Figure 1. Annual rainfall and accumulated monthly rainfall.

Figure 2. Map showing the three studied lateritic plateaus. Anthropic interference is more significant over the Aviso Plateau area.

Table 1. Monitoring sites characteristics.

(W—Deep Wells; MB—Monte Branco; AV—Aviso; AR—Aramã).

Figure 3. Schematic profile showing constructive and lithological logs (adapted from [51] ).

is a 5-meter sanitary seal. This well design ensures that the assessed waters are from the deep aquifer, related to the semiconfined portion of the Alter do Chão Aquifer System.

3.2. Procedures

The piezometric monitoring included a monthly data series from January 2010 to December 2016, measured with an electric level meter. To minimize possible problems related to data quality, common in monitoring datasets produced by non-automated tools, the following procedures were adopted: removing measures notably characterized as typos and outliers defined as the result of the mean ± two times the standard deviation; and, performing the control measures in April 2016. The control measurements resulted in data similar to those listed in the monitoring series for that same month (differences of ~0.2 meters).

The study of hydrodynamic behavior of the aquifers is based on analyzing the potentiometric data given by the distance from the surface to the water level that represents the water table or the hydraulic head at each measurement point. The annual water table fluctuation (WTF) method, in which the seasonal variation of water level in the wells represents the rainwater contributions to the saturated zone of the aquifer system, was employed for evaluating the recharge. This method was proposed by [15] [52] for cases in which the annual monitoring piezometric series are available and provide good estimation of the actual recharge since it identifies the portion of infiltration water that, minus the evapotranspiration and interflow losses, effectively reaches the saturated zone.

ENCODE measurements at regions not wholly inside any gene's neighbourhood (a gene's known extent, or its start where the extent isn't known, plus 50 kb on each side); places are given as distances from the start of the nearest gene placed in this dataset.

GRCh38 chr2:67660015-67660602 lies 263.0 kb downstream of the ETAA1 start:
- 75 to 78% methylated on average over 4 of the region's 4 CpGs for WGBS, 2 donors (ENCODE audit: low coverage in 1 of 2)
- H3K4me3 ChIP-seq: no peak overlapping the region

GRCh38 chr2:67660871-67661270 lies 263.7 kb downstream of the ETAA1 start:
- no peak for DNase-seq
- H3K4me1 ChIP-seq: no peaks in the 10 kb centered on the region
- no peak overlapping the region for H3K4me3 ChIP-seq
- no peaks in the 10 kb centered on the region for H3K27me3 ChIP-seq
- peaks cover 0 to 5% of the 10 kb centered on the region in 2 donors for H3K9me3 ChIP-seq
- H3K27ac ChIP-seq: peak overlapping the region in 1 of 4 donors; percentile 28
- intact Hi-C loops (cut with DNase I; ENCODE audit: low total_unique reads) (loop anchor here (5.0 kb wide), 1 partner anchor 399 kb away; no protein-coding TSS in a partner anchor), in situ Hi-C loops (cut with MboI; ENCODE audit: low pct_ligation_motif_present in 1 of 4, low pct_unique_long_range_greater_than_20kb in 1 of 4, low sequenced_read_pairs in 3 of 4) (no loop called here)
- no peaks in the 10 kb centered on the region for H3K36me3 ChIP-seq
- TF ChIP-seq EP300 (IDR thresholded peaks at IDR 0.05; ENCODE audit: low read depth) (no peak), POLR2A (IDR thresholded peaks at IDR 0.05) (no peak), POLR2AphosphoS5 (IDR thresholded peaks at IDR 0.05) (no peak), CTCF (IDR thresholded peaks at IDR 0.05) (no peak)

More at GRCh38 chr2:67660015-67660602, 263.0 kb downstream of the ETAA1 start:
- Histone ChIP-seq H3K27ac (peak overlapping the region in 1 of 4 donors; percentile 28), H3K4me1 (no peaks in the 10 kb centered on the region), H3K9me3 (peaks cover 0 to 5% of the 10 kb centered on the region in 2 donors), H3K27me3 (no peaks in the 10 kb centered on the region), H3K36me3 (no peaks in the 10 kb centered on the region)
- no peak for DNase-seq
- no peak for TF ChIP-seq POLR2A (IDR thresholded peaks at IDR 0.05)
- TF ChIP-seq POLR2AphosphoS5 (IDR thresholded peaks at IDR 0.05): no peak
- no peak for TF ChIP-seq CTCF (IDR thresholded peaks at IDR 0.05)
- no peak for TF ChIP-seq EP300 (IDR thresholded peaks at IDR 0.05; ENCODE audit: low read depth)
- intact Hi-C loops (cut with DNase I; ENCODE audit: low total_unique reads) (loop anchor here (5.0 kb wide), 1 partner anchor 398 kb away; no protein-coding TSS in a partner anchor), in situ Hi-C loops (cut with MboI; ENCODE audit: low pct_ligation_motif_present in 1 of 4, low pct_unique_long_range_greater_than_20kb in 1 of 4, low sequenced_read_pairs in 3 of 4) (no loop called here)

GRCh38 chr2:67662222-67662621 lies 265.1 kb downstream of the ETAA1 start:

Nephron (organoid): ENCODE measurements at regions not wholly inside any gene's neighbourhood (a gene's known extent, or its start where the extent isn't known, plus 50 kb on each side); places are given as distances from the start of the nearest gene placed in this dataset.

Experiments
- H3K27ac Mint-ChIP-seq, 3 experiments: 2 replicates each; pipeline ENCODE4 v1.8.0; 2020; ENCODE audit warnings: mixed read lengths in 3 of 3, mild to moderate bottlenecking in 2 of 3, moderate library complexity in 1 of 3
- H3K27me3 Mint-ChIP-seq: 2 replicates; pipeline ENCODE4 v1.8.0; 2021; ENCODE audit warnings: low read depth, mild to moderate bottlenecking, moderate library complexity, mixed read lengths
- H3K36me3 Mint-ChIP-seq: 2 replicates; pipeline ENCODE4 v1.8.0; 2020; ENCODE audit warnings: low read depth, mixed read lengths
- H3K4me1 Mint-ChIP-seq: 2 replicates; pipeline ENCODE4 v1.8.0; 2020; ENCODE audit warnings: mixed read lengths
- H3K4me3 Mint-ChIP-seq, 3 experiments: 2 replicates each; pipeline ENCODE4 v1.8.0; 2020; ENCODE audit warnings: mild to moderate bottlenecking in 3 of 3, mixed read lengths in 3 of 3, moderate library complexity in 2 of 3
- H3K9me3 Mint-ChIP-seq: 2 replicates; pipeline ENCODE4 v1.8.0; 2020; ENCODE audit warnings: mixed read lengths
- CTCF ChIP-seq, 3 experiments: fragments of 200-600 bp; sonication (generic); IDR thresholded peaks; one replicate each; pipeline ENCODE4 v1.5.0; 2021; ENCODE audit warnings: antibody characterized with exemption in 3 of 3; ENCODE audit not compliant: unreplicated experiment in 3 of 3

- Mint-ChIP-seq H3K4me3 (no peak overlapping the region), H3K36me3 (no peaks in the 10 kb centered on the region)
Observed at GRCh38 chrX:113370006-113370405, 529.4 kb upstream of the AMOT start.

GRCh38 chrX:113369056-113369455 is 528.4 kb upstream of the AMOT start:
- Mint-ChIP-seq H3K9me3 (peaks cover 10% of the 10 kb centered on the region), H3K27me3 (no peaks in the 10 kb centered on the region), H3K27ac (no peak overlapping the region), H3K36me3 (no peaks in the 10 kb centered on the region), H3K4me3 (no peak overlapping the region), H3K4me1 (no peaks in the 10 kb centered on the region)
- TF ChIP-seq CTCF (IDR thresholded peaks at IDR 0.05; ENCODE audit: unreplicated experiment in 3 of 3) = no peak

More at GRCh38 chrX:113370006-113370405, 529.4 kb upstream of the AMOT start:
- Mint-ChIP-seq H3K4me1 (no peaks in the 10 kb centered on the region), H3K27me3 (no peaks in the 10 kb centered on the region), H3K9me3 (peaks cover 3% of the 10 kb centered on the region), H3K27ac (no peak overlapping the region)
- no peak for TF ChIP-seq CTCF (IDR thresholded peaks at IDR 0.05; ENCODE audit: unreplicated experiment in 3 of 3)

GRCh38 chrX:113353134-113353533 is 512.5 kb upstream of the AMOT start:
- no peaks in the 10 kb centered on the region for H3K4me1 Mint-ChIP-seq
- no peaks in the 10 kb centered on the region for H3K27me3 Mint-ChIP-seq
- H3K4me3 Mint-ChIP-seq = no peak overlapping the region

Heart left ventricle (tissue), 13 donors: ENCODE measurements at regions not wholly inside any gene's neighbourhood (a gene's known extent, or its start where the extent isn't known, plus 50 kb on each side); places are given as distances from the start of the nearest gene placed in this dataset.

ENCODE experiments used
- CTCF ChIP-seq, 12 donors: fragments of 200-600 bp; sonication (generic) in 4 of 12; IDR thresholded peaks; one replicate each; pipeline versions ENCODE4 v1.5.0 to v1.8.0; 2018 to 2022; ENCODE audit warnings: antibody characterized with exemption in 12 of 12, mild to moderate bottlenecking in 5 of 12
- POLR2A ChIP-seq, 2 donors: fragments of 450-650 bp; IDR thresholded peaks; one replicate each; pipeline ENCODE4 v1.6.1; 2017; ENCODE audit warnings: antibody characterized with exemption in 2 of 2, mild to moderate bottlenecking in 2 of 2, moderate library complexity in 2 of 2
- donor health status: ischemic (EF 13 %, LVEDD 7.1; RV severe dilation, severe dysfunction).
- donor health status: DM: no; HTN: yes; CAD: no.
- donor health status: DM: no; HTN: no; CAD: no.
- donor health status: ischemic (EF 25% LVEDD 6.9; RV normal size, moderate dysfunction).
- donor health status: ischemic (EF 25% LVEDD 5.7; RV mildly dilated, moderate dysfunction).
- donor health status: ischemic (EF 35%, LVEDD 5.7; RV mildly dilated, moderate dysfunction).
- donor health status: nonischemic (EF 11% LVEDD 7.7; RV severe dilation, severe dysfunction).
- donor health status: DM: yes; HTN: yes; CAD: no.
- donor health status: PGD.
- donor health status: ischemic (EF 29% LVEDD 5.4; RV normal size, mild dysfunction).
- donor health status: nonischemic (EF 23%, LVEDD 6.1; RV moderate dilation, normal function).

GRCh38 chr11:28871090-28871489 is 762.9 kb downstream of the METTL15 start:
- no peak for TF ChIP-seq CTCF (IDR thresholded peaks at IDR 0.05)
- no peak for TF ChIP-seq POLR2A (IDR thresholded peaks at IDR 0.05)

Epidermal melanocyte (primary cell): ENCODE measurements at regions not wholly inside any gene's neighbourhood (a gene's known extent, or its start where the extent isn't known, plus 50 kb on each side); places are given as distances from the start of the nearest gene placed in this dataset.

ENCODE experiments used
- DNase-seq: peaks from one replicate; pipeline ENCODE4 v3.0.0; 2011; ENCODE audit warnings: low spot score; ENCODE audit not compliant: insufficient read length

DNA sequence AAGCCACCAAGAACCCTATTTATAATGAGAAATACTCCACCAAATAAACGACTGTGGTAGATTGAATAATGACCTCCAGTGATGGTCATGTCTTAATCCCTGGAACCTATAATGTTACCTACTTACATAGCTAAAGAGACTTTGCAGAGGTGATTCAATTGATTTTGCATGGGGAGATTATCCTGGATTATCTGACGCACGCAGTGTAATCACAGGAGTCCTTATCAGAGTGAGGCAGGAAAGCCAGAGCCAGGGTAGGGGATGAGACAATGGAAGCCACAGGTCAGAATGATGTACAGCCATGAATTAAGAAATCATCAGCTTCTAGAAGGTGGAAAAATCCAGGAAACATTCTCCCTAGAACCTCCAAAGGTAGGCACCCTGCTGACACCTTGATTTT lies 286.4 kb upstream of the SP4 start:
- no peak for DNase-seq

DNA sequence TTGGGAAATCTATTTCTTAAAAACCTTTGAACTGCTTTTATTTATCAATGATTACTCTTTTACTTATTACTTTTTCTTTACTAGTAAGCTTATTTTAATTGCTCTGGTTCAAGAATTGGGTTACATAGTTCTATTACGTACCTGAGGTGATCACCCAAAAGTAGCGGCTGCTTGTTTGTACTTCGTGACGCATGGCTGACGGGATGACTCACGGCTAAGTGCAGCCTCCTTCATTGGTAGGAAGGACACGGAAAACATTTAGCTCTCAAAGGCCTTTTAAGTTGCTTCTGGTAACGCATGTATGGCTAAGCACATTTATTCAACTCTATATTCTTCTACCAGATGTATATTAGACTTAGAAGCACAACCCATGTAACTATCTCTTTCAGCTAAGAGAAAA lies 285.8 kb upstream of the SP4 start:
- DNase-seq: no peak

Nimmo, J.R. et al. [15] defined that the annual recharge rate is expressed as the difference between the minimum and highest potentiometric level (Δh), obtained in the period defined by the groundwater rise curve during the year. Larger or smaller recharge rates are represented by increasing or decreasing values of Δh, respectively.

The precipitation data are obtained from automated weather station records operated by MRN in the Saracá Plateau. The present analysis employed data from 2002 to 2017 to assess the variability of rainfall in recent years and from 2010 to 2016 for comparing with the piezometric data.

Statistical treatments consisted of analysis of variance (ANOVA) to compare the means, and Tukey method for testing variability, trend analysis of time series and cross-correlations.

4. Results

4.1. Rainfall

Although the mean annual precipitation did not vary significantly in the study areas for the 2002-2017 period (Table 2) according to ANOVA with 95% reliability (P-value = 0.76; F = 0.72; FCRITICAL = 1.72), the trend analysis (Figure 4) assuming a Mean Absolute Percentage Error (MAPE) up to 10%, indicated that rainfall tends to decrease over time. However, this tendency had some atypical

Table 2. Monthly and accumulated precipitation, in mm, for the study area (2002-2017). Data obtained from the automated weather station owned by MRN.

*Data failure filled with nearest pluviometric station data (Porto Trombetas).

Figure 4. Trend analysis plot for annual rainfall (2002-2017).

years, whose importance is highlighted by the much higher Quadratic Average Standard Deviation compared to the Absolute Average Standard Deviation. The accumulated rainfall decreased by approximately 27% between 2002 and 2017.

Paired comparisons of monthly average rainfall, produced by the Tukey Method with 95% confidence (Table 3) indicate that February, March and April are the most representative of the rainy season (December to June). However, even within the limits of the first and second quartiles, deviations in rainfall distribution in each of these months can exceed 200 mm (Figure 5), thus explaining the outliers observed in a few monitoring years. Regardless of climate changes, the data of the studied time series demonstrated a quite variable pattern for the rain distribution.

4.2. Potentiometry

The potentiometric data from 2010 to 2016 (Table 4) is significantly different

Table 3. Tukey method for pairwise comparisons of monthly rainfall means (2002-2017). Groups that do not share a letter are significantly different.

Figure 5. Boxplot of the monthly rainfall over 16 years (2002-2017).

Table 4. Potentiometry (meters)—2010-2016 (Δh is the difference between the highlighted values).

*Failed data or deleted suspicious values.

between few pairs of annual averages within each of the observations sets, according to analysis of variance (ANOVA) with 95% confidence (Table 5). These differences are attributed to the declining trend of annual rain during this same period, in addition to response to the outliers observed in some years.